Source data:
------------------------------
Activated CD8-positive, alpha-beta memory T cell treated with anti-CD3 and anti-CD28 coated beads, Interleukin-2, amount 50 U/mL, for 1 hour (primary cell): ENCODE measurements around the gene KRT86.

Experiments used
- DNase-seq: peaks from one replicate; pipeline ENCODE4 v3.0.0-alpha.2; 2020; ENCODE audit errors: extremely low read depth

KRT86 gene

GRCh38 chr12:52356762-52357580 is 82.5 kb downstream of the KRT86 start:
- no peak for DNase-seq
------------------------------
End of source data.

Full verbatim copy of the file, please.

Activated CD8-positive, alpha-beta memory T cell treated with anti-CD3 and anti-CD28 coated beads, Interleukin-2, amount 50 U/mL, for 1 hour (primary cell): ENCODE measurements around the gene KRT86.

Experiments used
- DNase-seq: peaks from one replicate; pipeline ENCODE4 v3.0.0-alpha.2; 2020; ENCODE audit errors: extremely low read depth

KRT86 gene

GRCh38 chr12:52356762-52357580 is 82.5 kb downstream of the KRT86 start:
- no peak for DNase-seq